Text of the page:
Basis for the model calculation was the results of the matched-pair analysis based on a unique distribution of the type of care, the calculated transition probabilities and the costs per type of care in the three treatment groups. The distribution of each type, including death was simulated, and costs were calculated in a period of 20 cycles (quarters).

After 5 years, more than half of the patients died (Table 6). The worst results by far were obtained in the PHS group: after 5 years, 64.5% of patients passed away, 25.1% received inpatient care, 1.1% partial inpatient care, and 5.4% outpatient care. Only 3.9% received no care. For the cost calculation, the proportion of surviving patients in the cycles was relevant, because the deceased did not generate any costs and therefore a higher mortality rate would reduce total costs. On average, costs to the amount of 7,954 € incurred per patient and year and 13,110 € per surviving patient in the PHS group.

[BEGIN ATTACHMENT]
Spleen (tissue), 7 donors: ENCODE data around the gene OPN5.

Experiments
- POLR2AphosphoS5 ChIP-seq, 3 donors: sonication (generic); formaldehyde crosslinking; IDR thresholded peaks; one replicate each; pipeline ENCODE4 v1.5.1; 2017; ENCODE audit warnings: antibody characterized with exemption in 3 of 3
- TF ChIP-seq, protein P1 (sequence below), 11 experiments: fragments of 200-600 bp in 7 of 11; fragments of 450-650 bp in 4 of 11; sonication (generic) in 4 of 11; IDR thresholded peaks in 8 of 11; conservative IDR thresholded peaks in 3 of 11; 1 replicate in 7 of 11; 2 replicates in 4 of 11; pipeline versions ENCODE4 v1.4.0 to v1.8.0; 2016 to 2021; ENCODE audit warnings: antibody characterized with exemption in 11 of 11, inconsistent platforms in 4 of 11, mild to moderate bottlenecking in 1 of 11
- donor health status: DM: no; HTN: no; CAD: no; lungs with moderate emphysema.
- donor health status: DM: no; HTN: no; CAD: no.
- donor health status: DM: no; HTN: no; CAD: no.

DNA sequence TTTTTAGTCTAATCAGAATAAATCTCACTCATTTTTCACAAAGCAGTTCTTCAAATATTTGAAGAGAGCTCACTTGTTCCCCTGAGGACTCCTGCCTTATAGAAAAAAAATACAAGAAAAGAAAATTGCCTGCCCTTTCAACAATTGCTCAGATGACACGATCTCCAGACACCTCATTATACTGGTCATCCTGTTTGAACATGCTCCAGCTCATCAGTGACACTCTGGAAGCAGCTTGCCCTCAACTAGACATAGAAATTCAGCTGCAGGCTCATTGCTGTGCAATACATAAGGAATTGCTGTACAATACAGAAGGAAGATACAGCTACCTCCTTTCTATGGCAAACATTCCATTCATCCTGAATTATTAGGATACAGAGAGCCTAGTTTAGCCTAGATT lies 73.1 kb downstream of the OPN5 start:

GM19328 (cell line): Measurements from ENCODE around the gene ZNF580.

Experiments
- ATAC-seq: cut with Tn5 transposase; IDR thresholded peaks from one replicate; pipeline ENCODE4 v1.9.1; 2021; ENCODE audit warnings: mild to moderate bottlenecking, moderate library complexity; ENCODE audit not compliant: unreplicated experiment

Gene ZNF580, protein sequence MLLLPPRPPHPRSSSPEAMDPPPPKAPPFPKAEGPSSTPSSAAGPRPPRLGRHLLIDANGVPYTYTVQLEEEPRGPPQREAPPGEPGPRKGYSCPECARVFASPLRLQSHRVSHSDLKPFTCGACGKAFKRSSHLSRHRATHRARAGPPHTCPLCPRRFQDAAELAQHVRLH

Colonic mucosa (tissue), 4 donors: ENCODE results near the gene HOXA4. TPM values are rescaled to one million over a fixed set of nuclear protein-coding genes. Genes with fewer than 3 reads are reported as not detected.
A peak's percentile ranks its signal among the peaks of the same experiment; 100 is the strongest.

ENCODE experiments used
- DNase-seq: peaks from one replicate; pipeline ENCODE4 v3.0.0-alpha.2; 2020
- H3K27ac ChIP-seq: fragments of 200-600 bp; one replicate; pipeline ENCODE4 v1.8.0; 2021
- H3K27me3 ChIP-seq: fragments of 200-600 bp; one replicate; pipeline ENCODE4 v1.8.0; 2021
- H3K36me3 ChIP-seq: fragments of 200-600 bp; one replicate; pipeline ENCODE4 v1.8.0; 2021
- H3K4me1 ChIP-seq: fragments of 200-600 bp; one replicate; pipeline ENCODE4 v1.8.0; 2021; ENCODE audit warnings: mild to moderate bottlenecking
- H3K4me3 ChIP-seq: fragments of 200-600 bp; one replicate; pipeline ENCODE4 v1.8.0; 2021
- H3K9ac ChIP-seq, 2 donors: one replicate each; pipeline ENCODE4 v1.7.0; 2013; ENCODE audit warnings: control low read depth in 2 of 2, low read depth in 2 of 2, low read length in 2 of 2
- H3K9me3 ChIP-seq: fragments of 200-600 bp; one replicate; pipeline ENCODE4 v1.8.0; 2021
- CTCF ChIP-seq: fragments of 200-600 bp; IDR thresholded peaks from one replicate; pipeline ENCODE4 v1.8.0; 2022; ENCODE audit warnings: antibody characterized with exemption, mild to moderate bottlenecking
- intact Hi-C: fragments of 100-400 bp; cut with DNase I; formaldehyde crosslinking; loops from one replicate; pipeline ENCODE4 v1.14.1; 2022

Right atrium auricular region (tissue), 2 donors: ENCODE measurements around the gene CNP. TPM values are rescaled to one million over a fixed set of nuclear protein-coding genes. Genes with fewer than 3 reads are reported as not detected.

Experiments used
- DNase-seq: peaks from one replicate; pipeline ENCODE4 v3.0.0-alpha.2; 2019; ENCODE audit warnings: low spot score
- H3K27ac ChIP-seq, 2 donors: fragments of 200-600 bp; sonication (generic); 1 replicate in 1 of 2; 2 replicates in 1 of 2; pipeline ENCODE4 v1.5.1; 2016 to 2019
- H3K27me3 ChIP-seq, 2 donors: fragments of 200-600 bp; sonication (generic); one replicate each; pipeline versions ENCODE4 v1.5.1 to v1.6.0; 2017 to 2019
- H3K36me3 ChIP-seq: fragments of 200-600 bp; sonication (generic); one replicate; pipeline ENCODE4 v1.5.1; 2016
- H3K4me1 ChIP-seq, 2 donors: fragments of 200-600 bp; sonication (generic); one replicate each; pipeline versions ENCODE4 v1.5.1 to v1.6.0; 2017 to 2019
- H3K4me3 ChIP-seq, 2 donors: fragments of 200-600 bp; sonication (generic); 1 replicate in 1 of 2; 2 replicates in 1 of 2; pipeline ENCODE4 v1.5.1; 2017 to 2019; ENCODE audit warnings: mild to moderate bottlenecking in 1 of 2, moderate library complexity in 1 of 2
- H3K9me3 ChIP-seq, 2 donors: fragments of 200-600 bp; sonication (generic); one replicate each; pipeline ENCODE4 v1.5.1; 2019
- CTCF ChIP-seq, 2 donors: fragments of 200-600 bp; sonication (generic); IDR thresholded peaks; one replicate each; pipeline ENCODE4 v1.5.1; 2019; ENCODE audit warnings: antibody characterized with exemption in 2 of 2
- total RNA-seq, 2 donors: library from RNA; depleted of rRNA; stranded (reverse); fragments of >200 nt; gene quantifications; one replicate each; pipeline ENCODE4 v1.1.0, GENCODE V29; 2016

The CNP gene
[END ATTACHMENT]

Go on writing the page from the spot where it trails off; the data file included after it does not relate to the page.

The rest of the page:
Table 6

Final distribution of care types (after 20 cycles)


Memantine (%)

PHS (%)

No AT (%)

No care








Partial inpatient












In the group without pharmacotherapy, 52.5% of the patients died during the observation period, 20.6% received inpatient care, 0.3% partial inpatient care and 12.8% outpatient care. For 13.8% of the patients, care was not necessary. The annual costs amounted to 6.763 € per patient and 9.929 € per surviving patient.

The best results were obtained by patients treated with memantine. After 5 years, 47.0% of the patients in the memantine group passed away, 11.9% received inpatient nursing care, 4.4% partial inpatient care, and 19.8% outpatient care. In the memantine group, 16.9% did not receive any care services (Fig. 1). In the memantine group, averaged costs incurred to the amount of 6,117 € per patient and 8,400 € per surviving patient (Fig. 2). Figure 3 shows the costs per surviving patient and quarter. The costs increased continuously because switching back to a lower state of care was not possible due to the assumptions made.
Fig. 1

Final distribution of care types after 20 cycles

Fig. 2

Group comparison of annual costs

Fig. 3

Development of costs per survivor